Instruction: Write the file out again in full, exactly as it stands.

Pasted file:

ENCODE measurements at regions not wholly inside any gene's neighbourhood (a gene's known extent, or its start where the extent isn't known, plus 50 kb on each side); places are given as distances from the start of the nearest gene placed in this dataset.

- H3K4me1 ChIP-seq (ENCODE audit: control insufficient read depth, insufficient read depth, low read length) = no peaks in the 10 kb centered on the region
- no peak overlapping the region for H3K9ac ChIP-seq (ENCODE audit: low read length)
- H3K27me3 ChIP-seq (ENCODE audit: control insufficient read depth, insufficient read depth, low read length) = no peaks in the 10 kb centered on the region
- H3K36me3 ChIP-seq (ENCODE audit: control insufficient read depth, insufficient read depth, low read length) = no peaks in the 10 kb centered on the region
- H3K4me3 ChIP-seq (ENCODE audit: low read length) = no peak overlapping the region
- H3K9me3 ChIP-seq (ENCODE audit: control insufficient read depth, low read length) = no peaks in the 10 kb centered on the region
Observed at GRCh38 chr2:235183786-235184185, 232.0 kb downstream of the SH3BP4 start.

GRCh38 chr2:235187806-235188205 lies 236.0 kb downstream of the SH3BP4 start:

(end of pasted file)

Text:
ENCODE measurements at regions not wholly inside any gene's neighbourhood (a gene's known extent, or its start where the extent isn't known, plus 50 kb on each side); places are given as distances from the start of the nearest gene placed in this dataset.

- H3K4me1 ChIP-seq (ENCODE audit: control insufficient read depth, insufficient read depth, low read length) = no peaks in the 10 kb centered on the region
- no peak overlapping the region for H3K9ac ChIP-seq (ENCODE audit: low read length)
- H3K27me3 ChIP-seq (ENCODE audit: control insufficient read depth, insufficient read depth, low read length) = no peaks in the 10 kb centered on the region
- H3K36me3 ChIP-seq (ENCODE audit: control insufficient read depth, insufficient read depth, low read length) = no peaks in the 10 kb centered on the region
- H3K4me3 ChIP-seq (ENCODE audit: low read length) = no peak overlapping the region
- H3K9me3 ChIP-seq (ENCODE audit: control insufficient read depth, low read length) = no peaks in the 10 kb centered on the region
Observed at GRCh38 chr2:235183786-235184185, 232.0 kb downstream of the SH3BP4 start.

GRCh38 chr2:235187806-235188205 lies 236.0 kb downstream of the SH3BP4 start: